While the diplomats dance and drink in Astana, Syrian rebels amass in Idlib province in the northwest, where the Syrian government’s Minister of Reconciliation has been relocating rebels from Aleppo and Daraa.
Daraa, the southernmost settlement in Syria, had been the main stopover between Baghdad and Damascus for a thousand years or so. When we stopped there for water on a hot October day in 2010, the dusty square was filled with what I gathered later were refugees from the drought in the northeastern desert, Others had moved across its porous borders with Lebanon, Israel, and Jordan.
Not surprising that this place would be the Syrian flashpoint of the Arab uprisings. A few months later, some bored Daraa boys posted anti-government graffiti and were arrested. The locals massed to protest, and government security forces firing on the crowd were filmed on cell phones, not unlike the chroniclers in Berkeley this week. When one of the protesters died, videos of the funeral went viral, sympathetic rebellions broke out across the country and were brutally repressed.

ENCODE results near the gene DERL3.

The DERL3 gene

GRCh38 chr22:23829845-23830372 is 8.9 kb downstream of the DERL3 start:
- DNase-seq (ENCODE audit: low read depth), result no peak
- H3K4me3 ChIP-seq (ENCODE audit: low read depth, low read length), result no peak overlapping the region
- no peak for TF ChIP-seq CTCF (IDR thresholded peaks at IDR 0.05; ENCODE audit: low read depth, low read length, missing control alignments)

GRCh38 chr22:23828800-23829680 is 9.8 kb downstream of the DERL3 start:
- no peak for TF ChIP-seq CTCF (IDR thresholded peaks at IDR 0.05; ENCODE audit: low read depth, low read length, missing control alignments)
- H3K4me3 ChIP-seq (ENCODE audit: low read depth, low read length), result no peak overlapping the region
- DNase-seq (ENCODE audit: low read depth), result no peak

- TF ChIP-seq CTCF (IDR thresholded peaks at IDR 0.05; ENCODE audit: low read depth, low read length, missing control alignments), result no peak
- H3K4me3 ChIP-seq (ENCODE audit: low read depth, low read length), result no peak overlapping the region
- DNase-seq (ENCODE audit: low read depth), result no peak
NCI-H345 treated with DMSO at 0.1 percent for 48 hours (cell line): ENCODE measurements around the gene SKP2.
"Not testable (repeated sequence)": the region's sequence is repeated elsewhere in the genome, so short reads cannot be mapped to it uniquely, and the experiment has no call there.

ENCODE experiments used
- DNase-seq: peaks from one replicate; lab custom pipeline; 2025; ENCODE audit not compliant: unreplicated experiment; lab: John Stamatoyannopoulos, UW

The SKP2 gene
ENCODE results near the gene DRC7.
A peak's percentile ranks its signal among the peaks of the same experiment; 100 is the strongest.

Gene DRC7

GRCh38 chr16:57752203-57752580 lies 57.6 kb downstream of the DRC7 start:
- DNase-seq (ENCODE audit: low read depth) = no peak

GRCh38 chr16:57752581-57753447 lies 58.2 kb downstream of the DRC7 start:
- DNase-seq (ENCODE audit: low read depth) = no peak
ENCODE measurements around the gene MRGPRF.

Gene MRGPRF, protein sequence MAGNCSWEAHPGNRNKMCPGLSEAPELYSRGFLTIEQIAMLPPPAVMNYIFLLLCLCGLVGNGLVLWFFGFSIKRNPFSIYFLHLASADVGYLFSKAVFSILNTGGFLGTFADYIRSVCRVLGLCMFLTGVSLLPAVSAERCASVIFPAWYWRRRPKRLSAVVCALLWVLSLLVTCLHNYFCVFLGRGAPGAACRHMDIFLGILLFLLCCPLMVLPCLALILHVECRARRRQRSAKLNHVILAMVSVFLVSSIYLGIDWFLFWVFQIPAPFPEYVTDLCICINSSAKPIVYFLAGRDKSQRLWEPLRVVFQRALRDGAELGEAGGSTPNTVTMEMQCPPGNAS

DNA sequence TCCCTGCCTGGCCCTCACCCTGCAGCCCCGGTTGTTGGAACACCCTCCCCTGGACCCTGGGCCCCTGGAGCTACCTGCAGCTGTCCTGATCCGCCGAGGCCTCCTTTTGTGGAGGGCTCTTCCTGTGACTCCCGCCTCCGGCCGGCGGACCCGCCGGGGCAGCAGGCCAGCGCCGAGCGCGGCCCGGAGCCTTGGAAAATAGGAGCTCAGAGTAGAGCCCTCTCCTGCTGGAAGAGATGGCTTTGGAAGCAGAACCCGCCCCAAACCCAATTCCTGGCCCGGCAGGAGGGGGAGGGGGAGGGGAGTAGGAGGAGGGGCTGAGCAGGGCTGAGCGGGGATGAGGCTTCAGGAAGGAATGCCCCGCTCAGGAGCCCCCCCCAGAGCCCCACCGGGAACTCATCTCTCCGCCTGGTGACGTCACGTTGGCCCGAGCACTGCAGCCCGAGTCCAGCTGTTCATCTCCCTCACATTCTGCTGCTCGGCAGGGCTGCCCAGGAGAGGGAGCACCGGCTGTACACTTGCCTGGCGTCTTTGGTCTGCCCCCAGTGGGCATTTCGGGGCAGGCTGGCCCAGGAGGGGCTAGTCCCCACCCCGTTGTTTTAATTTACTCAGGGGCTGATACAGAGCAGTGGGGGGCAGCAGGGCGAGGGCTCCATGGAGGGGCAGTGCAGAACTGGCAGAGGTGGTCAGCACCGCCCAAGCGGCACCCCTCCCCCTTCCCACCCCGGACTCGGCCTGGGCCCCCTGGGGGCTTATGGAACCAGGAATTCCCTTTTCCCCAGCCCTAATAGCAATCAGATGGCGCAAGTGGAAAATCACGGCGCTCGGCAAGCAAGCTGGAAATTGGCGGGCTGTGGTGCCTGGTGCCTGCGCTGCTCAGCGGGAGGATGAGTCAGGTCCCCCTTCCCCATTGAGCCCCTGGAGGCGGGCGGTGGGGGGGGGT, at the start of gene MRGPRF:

Protests erupted next in Deir ez Zor, a dreary town on the Euphrates that was once an important trading post between the Roman Empire and India. In October 2010, we Americans were welcomed as the harbingers of coming tourist masses. The owner of our hotel gave us a preview of his new restaurant, which had a southwest American motif and dance-hall chandeliers. Tourism had increased fourfold in the past year, he said.
Further south, we explored the ruins of Sumerian Mari and Roman Dura-Europus, where the ancient east-west trade routes intersected with the Euphrates. Returning to Deir, we crossed the old suspension bridge over the Euphrates; its eastern end was at the Iraqi border, then quiet.
Note: Marking the long tradition of conquest in Syrian lands: Daraa, Deir, and Dura all mean “fort” in different ancient languages.
Syria’s latest conflict has killed more than 300,000 people and forced 4.8 million to flee. Turkey has taken in more than 2.7 million of them, according to the UNHCR, followed by Lebanon with more than a million, and Jordan with disputed figures, some 228,000 to Iraq, 115,000 to Egypt.
Some 6.6 million have been internally displaced, driven from their homes. These would be the inhabitants of Potus’s projected Safe Zones.
A million ambitious Syrians have applied for asylum in Europe, and we read in the news just how few of them are welcomed.